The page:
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Coming into focus

Palo Alto Photo Forum launches photojournalism speaker series

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The desire to use photography to educate, and perhaps influence, the world has given birth to a new speaker series, the Palo Alto Photo Forum, which will bring leading photojournalists to town to present their work and engage in "conversations on visual storytelling." First up is photographer, filmmaker and educator Ed Kashi, who will speak at the Mitchell Park Community Center on Friday, March 25.

"Nowadays we are overloaded with info, but it's hard to get to the core of stories. With photojournalism you can get a real sense of people's lives around the world," Palo Alto-based documentary photographer and forum founder Federica Armstrong said.

"The idea was just to connect great photographers with the audience here in Palo Alto. People here are very educated, very interested in what is happening around the world, and also very influential, I thought it would be a good way to put the two together," Armstrong said.

Armstrong met Kashi at a workshop in Paris a few years back, kept in touch, and invited him to be the forum's inaugural speaker. Although currently based in New Jersey, Kashi has been coming to Palo Alto for the past five years to spend a day with Paly students as part of the high school's "It's What Matters" photojournalism forum.

"He's one of the best photographers. He epitomizes the kind of photojournalism that we would like to present at the forum: He's engaged, he covers current events, he's really embraced new technologies that have revolutionized photojournalism," Armstrong said.

At the forum, Kashi will show work from various projects, including a short film on the California drought ("Paradise Burning," produced with the New Yorker magazine in 2014); excerpts from his book on oil in the Niger Delta ("Curse of the Black Gold"); an ongoing photo essay and video project on the epidemic of kidney disease among sugar-cane workers in Central America; and an excerpt from his film on Syrian refugees.

Kashi has a long history in social and political documentary work and was recognized as the 2015 Multimedia Photographer of the Year by Pictures of the Year International. He's eagerly embraced new technology throughout his career and counts among his clients National Geographic and MSNBC.

"It has had a dramatic impact on not only how I create and produce my work but also how it gets disseminated," he said of using new technology in photojournalism.

"While I am reaching more people around the world, using stills, video, multimedia, books, exhibitions, Instagram and more, the main problem of the moment is a lack of funding and compensation for these uses," he said.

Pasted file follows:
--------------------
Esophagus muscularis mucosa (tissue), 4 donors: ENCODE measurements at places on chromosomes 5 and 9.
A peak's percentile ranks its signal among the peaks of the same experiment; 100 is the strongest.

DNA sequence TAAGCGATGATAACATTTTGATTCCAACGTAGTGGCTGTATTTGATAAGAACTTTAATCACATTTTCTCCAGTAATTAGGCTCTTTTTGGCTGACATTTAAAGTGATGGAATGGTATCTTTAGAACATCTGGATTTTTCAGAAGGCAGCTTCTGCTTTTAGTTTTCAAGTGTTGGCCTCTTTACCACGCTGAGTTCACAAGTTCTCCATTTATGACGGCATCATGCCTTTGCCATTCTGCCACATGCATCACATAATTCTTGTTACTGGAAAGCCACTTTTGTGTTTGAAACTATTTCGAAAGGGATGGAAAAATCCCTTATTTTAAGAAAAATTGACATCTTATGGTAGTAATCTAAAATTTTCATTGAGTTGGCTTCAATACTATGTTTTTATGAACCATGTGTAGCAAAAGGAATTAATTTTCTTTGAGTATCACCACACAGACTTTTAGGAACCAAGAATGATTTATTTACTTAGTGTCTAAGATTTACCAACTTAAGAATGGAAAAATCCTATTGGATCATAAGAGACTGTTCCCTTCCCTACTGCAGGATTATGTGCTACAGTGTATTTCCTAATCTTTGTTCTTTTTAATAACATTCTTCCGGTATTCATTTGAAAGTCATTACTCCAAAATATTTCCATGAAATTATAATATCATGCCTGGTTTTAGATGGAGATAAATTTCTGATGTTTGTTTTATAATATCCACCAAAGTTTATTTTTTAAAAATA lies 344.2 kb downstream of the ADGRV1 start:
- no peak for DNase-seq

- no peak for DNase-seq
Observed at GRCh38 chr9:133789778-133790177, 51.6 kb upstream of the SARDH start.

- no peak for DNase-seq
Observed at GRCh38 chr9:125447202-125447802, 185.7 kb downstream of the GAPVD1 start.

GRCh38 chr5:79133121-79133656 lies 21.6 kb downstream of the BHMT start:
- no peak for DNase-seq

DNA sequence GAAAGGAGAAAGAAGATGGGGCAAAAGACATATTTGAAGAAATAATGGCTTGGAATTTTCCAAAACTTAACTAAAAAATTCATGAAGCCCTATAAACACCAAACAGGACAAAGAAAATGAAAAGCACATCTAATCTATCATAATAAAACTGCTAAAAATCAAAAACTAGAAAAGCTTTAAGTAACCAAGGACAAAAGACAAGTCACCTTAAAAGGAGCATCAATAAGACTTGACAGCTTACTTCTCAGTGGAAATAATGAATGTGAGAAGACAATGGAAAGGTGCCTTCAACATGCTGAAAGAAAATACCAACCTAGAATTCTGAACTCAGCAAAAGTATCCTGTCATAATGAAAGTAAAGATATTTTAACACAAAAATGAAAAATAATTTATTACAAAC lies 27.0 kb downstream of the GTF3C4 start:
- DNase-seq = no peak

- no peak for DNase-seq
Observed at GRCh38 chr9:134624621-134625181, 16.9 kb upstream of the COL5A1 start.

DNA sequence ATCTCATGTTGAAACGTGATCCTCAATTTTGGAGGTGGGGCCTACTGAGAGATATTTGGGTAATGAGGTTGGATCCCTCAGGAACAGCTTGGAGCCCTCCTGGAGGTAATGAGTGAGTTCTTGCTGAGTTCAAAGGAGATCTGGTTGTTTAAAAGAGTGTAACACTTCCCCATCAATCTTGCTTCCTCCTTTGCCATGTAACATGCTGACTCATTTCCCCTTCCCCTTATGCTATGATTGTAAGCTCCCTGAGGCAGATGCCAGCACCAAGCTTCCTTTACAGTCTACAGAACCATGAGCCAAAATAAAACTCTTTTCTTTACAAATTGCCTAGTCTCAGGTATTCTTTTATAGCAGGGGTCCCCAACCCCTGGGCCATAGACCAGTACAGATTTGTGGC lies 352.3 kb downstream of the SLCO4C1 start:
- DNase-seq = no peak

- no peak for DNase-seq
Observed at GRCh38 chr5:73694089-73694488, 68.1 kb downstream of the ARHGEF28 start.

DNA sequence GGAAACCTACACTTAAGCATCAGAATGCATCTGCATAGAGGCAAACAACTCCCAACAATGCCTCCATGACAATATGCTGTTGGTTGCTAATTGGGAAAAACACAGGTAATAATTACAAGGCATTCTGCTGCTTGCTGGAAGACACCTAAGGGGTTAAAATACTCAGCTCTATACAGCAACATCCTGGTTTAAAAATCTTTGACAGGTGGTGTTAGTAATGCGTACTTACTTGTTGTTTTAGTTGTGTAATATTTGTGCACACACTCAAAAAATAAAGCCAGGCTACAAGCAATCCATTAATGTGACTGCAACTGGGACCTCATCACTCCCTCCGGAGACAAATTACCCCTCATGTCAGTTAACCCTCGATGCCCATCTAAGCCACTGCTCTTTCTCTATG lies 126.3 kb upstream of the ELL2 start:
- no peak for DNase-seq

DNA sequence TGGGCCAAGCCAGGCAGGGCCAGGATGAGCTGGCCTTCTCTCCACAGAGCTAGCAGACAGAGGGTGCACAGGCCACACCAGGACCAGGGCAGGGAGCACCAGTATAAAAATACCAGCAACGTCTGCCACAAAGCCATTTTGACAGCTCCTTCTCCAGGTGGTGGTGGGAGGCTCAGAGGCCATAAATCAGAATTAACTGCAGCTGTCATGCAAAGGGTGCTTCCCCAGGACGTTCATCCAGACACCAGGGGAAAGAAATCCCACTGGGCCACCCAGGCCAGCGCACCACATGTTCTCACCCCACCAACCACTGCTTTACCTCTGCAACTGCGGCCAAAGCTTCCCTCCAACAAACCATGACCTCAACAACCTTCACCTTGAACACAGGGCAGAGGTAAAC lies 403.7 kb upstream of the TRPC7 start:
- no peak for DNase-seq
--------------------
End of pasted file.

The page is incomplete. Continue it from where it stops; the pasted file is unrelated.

Ever-busy, Kashi is currently conducting workshops and lecturing, in addition to working on a number of projects around the globe, such as "The Newest Americans," a multimedia storytelling project about immigrants.

At the Palo Alto event, Kashi will be joined by award-winning photographer Geri Migielicz, current journalism professor at Stanford University and former director of photography at the San Jose Mercury News.

"She's really an amazing individual, both in terms of being an educator and an editor," Armstrong said.

Migielicz will lead a post-presentation conversation with Kashi, followed by a Q&A with the audience. A book signing and light refreshments will be available, too.

"I expect they will be touched by a variety of elements," Kashi said of forum attendees, "including the power of visual storytelling, the importance of making a difference in your work, the new ways we can create and share stories, the informative nature of my work on these various topics and what advocacy journalism is and can do."

So far, the project is financially backed by Armstrong and her husband and funded through ticket sales, with some marketing sponsors (including the Palo Alto Weekly). Armstrong said she's optimistic that the forum will become a regular series.

"If we see there is enough interest we could create a nonprofit organization or apply for grants to sustain the initiative in the long term," she said. "Right now, two to three really outstanding events per year would be a good balance."

The next event in the series, to be held in the autumn, is tentatively set to feature National Geographic's Randy Olson, founder of The Photo Society.

"His work is more environmental, somewhat of a different style" from Kashi's, Armstrong said.

Armstrong, a native of Italy, said her own photography projects include work with Canopy, POST (Peninsula Open Space Trust) and Ravenswood Family Health Center, among many other nonprofit clients. The Palo Alto Photography Forum is natural extension of her interest in the intersection between art and advocacy, the global and the local.

"The hope is that this is a venue to promote better understanding of issues and promote conversations," she said. "It's a leap of faith. I think it's something worth pursuing."

What: Palo Alto Photography Forum, featuring Ed Kashi and Geri Migielicz

When: Friday, March 25, at 7:30 p.m.

Where: Mitchell Park Community Center, El Palo Alto Room, 3700 Middlefield Road, Palo Alto

Cost: $10 students; $30 general admission

Info: Go to PA Photo Forum.

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